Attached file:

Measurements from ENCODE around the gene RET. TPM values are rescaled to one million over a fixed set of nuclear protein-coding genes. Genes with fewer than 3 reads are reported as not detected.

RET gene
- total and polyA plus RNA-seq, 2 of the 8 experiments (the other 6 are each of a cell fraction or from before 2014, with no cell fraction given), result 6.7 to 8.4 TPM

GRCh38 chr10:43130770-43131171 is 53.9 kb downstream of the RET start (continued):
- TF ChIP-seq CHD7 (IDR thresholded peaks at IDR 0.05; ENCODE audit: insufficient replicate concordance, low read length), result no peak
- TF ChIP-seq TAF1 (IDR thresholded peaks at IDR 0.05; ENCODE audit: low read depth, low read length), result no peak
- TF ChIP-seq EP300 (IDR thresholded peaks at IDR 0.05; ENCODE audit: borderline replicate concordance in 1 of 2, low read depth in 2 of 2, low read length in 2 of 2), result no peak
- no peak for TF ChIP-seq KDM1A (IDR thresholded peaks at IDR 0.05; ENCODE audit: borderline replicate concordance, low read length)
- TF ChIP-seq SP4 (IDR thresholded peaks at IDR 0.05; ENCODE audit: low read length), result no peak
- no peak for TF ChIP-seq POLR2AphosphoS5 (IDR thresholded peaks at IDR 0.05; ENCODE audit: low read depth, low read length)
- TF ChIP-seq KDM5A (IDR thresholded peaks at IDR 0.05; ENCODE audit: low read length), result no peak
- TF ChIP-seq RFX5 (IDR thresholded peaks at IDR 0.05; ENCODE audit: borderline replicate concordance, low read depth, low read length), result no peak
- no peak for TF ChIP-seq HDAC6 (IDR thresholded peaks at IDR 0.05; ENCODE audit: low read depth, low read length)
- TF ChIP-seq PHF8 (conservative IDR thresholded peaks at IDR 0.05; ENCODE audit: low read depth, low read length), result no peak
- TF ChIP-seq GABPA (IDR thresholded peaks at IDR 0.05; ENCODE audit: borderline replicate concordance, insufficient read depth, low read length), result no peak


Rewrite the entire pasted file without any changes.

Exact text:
Measurements from ENCODE around the gene RET. TPM values are rescaled to one million over a fixed set of nuclear protein-coding genes. Genes with fewer than 3 reads are reported as not detected.

RET gene
- total and polyA plus RNA-seq, 2 of the 8 experiments (the other 6 are each of a cell fraction or from before 2014, with no cell fraction given), result 6.7 to 8.4 TPM

GRCh38 chr10:43130770-43131171 is 53.9 kb downstream of the RET start (continued):
- TF ChIP-seq CHD7 (IDR thresholded peaks at IDR 0.05; ENCODE audit: insufficient replicate concordance, low read length), result no peak
- TF ChIP-seq TAF1 (IDR thresholded peaks at IDR 0.05; ENCODE audit: low read depth, low read length), result no peak
- TF ChIP-seq EP300 (IDR thresholded peaks at IDR 0.05; ENCODE audit: borderline replicate concordance in 1 of 2, low read depth in 2 of 2, low read length in 2 of 2), result no peak
- no peak for TF ChIP-seq KDM1A (IDR thresholded peaks at IDR 0.05; ENCODE audit: borderline replicate concordance, low read length)
- TF ChIP-seq SP4 (IDR thresholded peaks at IDR 0.05; ENCODE audit: low read length), result no peak
- no peak for TF ChIP-seq POLR2AphosphoS5 (IDR thresholded peaks at IDR 0.05; ENCODE audit: low read depth, low read length)
- TF ChIP-seq KDM5A (IDR thresholded peaks at IDR 0.05; ENCODE audit: low read length), result no peak
- TF ChIP-seq RFX5 (IDR thresholded peaks at IDR 0.05; ENCODE audit: borderline replicate concordance, low read depth, low read length), result no peak
- no peak for TF ChIP-seq HDAC6 (IDR thresholded peaks at IDR 0.05; ENCODE audit: low read depth, low read length)
- TF ChIP-seq PHF8 (conservative IDR thresholded peaks at IDR 0.05; ENCODE audit: low read depth, low read length), result no peak
- TF ChIP-seq GABPA (IDR thresholded peaks at IDR 0.05; ENCODE audit: borderline replicate concordance, insufficient read depth, low read length), result no peak